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Florida Citrus Industry Is Getting Squeezed


Image via Jessica Lewis on Unsplash

It's believed the first citrus was brought to Florida in the mid-1500s by one of the early Spanish explorers, likely Ponce de Leon. The citrus industry in Florida has grown into a $9 billion per year industry that employs 76,000 people. 

Florida is the second-largest orange juice producer in the world after Brazil and the the world's largest producer of grapefruit. More than 90% of America's orange juice is typically made from Florida-grown oranges. The Sunshine State produces more than 70% of of the United States' supply of citrus.

To say the citrus industry is vital to Florida's economy would be an understatement. That's why what's happening right now in Florida is causing panic. 

The state has seen 90% of its groves ravaged by huang long bing, which literally means yellow dragon disease. More commonly known as citrus greening disease, it prevents raw green fruit from ripening. If the fruit does ripen, it falls to the ground before it can be picked, which makes the fruit unsellable under Florida law. 

Florida’s Department of Citrus even called the disease "one of the most destructive foreign plant diseases imaginable" while saying it "has decimated the state’s iconic industry."

The disease, which first hit Florida in 2005, has already taken a heavy toll on the state. In 2004, there were more than 7,000 farmers growing citrus, according to a University of Florida study. Since then, nearly 5,000 have called it quits. About two-thirds of the state's juice processing plants have shut down. The report estimated 34,000 jobs were lost in the 10 years after the disease hit.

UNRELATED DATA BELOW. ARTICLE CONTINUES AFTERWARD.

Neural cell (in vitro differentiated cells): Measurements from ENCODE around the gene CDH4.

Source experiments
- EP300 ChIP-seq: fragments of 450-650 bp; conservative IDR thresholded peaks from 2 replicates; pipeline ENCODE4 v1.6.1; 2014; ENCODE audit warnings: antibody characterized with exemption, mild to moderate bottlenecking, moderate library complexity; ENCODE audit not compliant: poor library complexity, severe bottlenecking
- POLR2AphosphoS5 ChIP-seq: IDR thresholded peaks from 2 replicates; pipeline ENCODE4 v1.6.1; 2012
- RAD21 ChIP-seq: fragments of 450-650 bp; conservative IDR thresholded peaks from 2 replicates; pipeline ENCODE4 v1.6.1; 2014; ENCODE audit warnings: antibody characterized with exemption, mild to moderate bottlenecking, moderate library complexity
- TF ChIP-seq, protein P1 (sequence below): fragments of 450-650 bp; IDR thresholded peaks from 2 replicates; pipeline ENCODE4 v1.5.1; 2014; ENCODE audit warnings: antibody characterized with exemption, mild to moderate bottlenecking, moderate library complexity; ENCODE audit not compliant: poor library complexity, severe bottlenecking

So what's the solution? Researchers are trying everything from developing new trees that can withstand the disease to creating genetically modified oranges. "We’re in a race right now to save the Florida citrus industry," said Michael Rogers, the director of the University of Florida’s Citrus Research and Education Center. 

The bug that carries the disease, the citrus psyllid, reproduces so quickly that they become resistant to insecticides within a year. Spraying them has driven farmers costs up more than 50% since they were discovered. "Without advanced tools to control citrus greening, the citrus industry in Florida could be out of business within 10 to 15 years," the former head of Bayer’s research division said in 2017.

So while fake meat has been getting most of the attention lately, it may not be long before fake citrus fruits become commonplace.


Leftover Crumbs

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